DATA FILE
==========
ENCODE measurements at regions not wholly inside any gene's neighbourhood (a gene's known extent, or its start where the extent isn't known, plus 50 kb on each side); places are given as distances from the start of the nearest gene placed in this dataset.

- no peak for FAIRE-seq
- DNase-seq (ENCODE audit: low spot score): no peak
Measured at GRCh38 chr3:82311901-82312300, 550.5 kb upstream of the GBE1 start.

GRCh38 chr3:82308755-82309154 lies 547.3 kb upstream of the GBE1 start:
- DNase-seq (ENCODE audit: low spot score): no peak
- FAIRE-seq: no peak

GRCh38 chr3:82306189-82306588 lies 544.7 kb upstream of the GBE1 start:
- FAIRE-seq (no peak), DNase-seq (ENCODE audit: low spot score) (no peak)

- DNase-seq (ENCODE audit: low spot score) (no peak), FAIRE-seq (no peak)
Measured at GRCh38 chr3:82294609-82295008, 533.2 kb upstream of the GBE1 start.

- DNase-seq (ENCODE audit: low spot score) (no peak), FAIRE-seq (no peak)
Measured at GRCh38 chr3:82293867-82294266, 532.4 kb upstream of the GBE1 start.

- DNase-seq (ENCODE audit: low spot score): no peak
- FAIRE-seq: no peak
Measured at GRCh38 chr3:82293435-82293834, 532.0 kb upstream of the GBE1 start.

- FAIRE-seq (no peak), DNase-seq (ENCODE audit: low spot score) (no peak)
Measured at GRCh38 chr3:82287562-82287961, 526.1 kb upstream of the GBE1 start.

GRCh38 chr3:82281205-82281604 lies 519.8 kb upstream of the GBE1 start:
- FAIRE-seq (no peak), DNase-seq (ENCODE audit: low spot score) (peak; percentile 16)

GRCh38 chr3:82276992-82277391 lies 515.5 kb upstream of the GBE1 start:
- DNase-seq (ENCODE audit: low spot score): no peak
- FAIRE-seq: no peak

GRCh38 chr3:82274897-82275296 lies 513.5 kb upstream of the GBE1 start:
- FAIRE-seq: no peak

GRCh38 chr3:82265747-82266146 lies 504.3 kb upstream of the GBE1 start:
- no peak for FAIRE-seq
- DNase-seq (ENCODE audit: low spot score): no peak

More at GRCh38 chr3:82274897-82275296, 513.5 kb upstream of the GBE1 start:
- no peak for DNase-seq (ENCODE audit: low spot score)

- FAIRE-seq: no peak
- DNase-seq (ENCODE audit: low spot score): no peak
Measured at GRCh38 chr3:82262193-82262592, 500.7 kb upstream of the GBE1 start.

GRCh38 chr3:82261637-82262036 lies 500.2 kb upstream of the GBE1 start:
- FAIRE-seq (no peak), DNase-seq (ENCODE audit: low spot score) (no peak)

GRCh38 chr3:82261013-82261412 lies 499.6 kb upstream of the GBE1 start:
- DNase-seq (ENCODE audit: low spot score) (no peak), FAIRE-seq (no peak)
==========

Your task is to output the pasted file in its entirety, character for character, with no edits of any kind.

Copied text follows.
ENCODE measurements at regions not wholly inside any gene's neighbourhood (a gene's known extent, or its start where the extent isn't known, plus 50 kb on each side); places are given as distances from the start of the nearest gene placed in this dataset.

- no peak for FAIRE-seq
- DNase-seq (ENCODE audit: low spot score): no peak
Measured at GRCh38 chr3:82311901-82312300, 550.5 kb upstream of the GBE1 start.

GRCh38 chr3:82308755-82309154 lies 547.3 kb upstream of the GBE1 start:
- DNase-seq (ENCODE audit: low spot score): no peak
- FAIRE-seq: no peak

GRCh38 chr3:82306189-82306588 lies 544.7 kb upstream of the GBE1 start:
- FAIRE-seq (no peak), DNase-seq (ENCODE audit: low spot score) (no peak)

- DNase-seq (ENCODE audit: low spot score) (no peak), FAIRE-seq (no peak)
Measured at GRCh38 chr3:82294609-82295008, 533.2 kb upstream of the GBE1 start.

- DNase-seq (ENCODE audit: low spot score) (no peak), FAIRE-seq (no peak)
Measured at GRCh38 chr3:82293867-82294266, 532.4 kb upstream of the GBE1 start.

- DNase-seq (ENCODE audit: low spot score): no peak
- FAIRE-seq: no peak
Measured at GRCh38 chr3:82293435-82293834, 532.0 kb upstream of the GBE1 start.

- FAIRE-seq (no peak), DNase-seq (ENCODE audit: low spot score) (no peak)
Measured at GRCh38 chr3:82287562-82287961, 526.1 kb upstream of the GBE1 start.

GRCh38 chr3:82281205-82281604 lies 519.8 kb upstream of the GBE1 start:
- FAIRE-seq (no peak), DNase-seq (ENCODE audit: low spot score) (peak; percentile 16)

GRCh38 chr3:82276992-82277391 lies 515.5 kb upstream of the GBE1 start:
- DNase-seq (ENCODE audit: low spot score): no peak
- FAIRE-seq: no peak

GRCh38 chr3:82274897-82275296 lies 513.5 kb upstream of the GBE1 start:
- FAIRE-seq: no peak

GRCh38 chr3:82265747-82266146 lies 504.3 kb upstream of the GBE1 start:
- no peak for FAIRE-seq
- DNase-seq (ENCODE audit: low spot score): no peak

More at GRCh38 chr3:82274897-82275296, 513.5 kb upstream of the GBE1 start:
- no peak for DNase-seq (ENCODE audit: low spot score)

- FAIRE-seq: no peak
- DNase-seq (ENCODE audit: low spot score): no peak
Measured at GRCh38 chr3:82262193-82262592, 500.7 kb upstream of the GBE1 start.

GRCh38 chr3:82261637-82262036 lies 500.2 kb upstream of the GBE1 start:
- FAIRE-seq (no peak), DNase-seq (ENCODE audit: low spot score) (no peak)

GRCh38 chr3:82261013-82261412 lies 499.6 kb upstream of the GBE1 start:
- DNase-seq (ENCODE audit: low spot score) (no peak), FAIRE-seq (no peak)